Saturday, June 30, 2012

General Notes on Spreads

Well, dear readers, we've made it through all 78 cards of your standard Tarot deck! Now that you get a grasp of the cards (I hope!), what do you do with them? More often than not, the answer is divination. I draw something of a difference between divination and fortune telling, and here's why- though the two terms are often used pretty much interchangeably, with a good deal of accuracy, fortune-telling seems to imply a fatalistic outlook, like things are predetermined, and it may be some small comfort to know what comes next down the line, but there's nothing we can do about it. While it is true that some things are pretty much inevitable, we are not passive recipients of the world around us. Remember your high school physics- for every action, there's an equal and opposite reaction. That includes our own actions, which set in motion chains of events, for better or worse. Divination implies (at least to my own thought) the understanding of things concealed, or not apparent. We can see how the past influences the present, and how our actions in the present are going to affect the future. Otherwise, would it make sense to look at the whole situation? Wouldn't it make more sense to just look towards the future?
So first, what is a spread? Simply put, an arrangement of Tarot cards in such a way that each card has a designated position relative to a time period or area of life, thought, or emotion. These positions are interpreted in terms of a question, and can provide insight to the situation and question being asked. There are quite a few different spreads out there, many with different focuses and designs. Which one is best? That's a tough question, as there is a high degree of subjectivity in both the cards and the spreads. As a for example, when I write the word "airport", what do you think of? If I asked ten different people to do a little word association, I'd get ten different answers. The same thing is true of the Tarot- within some limits, the word covers a lot of associations. It's not, say, a place where you go to get your oil changed, but the term can have emotional as well as memory associations, depending on the person. So everyone will likewise relate to the cards differently.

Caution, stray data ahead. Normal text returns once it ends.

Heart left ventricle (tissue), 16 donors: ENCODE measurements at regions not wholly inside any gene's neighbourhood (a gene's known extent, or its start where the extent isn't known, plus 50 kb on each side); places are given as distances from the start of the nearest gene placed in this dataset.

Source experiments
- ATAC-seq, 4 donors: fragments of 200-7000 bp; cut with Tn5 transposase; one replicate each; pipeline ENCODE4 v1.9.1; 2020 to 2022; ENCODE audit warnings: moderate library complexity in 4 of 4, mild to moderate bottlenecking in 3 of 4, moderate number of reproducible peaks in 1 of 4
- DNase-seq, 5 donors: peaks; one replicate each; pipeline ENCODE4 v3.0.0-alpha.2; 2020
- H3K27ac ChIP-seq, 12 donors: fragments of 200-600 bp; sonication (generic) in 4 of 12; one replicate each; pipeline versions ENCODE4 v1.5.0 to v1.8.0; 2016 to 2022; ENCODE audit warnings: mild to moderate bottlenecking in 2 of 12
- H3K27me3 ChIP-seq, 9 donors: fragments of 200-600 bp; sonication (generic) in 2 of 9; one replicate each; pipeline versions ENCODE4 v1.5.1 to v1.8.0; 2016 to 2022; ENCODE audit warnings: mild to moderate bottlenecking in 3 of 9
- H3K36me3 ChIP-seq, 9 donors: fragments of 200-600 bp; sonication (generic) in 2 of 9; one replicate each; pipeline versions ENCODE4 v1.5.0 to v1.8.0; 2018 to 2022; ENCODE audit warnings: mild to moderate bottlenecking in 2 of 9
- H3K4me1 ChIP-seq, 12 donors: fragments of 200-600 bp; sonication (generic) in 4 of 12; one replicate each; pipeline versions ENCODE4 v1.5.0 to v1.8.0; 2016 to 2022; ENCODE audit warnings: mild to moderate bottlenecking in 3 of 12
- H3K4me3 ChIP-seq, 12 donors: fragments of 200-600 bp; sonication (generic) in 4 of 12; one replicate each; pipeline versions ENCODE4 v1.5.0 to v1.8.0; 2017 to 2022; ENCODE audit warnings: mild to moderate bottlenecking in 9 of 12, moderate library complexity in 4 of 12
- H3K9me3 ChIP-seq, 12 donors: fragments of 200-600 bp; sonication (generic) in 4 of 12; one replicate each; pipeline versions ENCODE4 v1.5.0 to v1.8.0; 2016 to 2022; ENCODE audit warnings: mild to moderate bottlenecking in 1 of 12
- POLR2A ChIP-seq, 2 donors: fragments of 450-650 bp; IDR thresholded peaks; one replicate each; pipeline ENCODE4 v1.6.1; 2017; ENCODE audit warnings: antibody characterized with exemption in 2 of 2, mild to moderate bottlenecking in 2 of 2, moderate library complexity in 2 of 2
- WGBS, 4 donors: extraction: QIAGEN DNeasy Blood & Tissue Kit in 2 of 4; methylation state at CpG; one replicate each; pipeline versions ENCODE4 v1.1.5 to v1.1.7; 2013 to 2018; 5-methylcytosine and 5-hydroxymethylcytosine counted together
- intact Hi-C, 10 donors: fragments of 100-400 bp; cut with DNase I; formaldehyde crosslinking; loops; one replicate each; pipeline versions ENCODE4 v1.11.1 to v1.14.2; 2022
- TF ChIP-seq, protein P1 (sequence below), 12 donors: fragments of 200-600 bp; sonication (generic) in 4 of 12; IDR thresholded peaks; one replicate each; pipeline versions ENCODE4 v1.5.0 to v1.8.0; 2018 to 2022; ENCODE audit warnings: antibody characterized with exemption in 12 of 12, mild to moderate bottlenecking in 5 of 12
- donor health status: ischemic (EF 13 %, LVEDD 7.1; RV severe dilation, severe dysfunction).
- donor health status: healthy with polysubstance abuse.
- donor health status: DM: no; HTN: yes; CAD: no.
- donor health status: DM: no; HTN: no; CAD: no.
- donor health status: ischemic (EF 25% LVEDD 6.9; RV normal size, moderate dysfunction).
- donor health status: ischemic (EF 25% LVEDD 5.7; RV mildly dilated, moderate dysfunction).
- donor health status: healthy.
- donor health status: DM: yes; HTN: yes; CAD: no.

On the opposite side of this, the cards are meant to reflect the common elements of human experience. Turning a moment to Carl Jung, there are what Jung called 'archetypes'- those things universally recognizable as concepts in human experience. They have names like the Father, the Mother, the Trickster, and so on. These are concepts that we all recognize, though their exact manifestations vary across each individual life. Yet for all our individuality, human lives are in a general sense similar. This is why the Tarot can be understood, and can be applied in terms of its concepts.
The same is true of spreads- we all have a past, we're all (more or less) in the present, and we all move towards the future. There are some most common spreads, and from this, many other spreads have been developed. There's nothing wrong with developing your own spreads, too. Much of finding a spread that works for you, (and there's nothing wrong with modifying existing spreads or using more than one, when you feel comfortable doing that) is trial and error. Find what works best, and find what resonates best with you, and is easiest for you to understand.
To quote from another scientific concept, there's something called the Heisenberg Uncertainty Principle, which means that observing a behavior (Heisenberg originally applied this to subatomic particles) can change that behavior. In other words, the electrons and protons could be doing the hokey-pokey while we're not looking, then settle down when we are. And how would we know, unless we observe them? Yet also, we know that the world operates according to principles of cause, effect and influence. So I believe observing things changes not only what is observed, but the observer him-or herself. The observer can't un-observe what has been seen, and this provides insight into the pattern. What I'm getting at here is that observation leads to understanding, and understanding to insight, and ultimately gives us the ability to change the world in the way we desire. So again, a good spread is one that allows you to see what you are looking for. Another analogy- what kind of telescope do you need to see across the ocean, (assuming you're a pirate, or something cool like that) instead of what kind of telescope do you need to see Mars? Both are telescopes, that is, they operate on the same principles and do the same thing, but are somewhat different in their specific applications. So again, find or tailor a spread to what you're looking for. I recommend focusing your efforts to a handful of spreads, however, rather than trying to tackle the ever-growing number of Tarot spreads out there. Many of them will have similarities, and differ only here and there. So that being the case, what specifics do you most relate to? Never discount your own intuition and understanding, as this intuition is the reason we have the Tarot in the first place!

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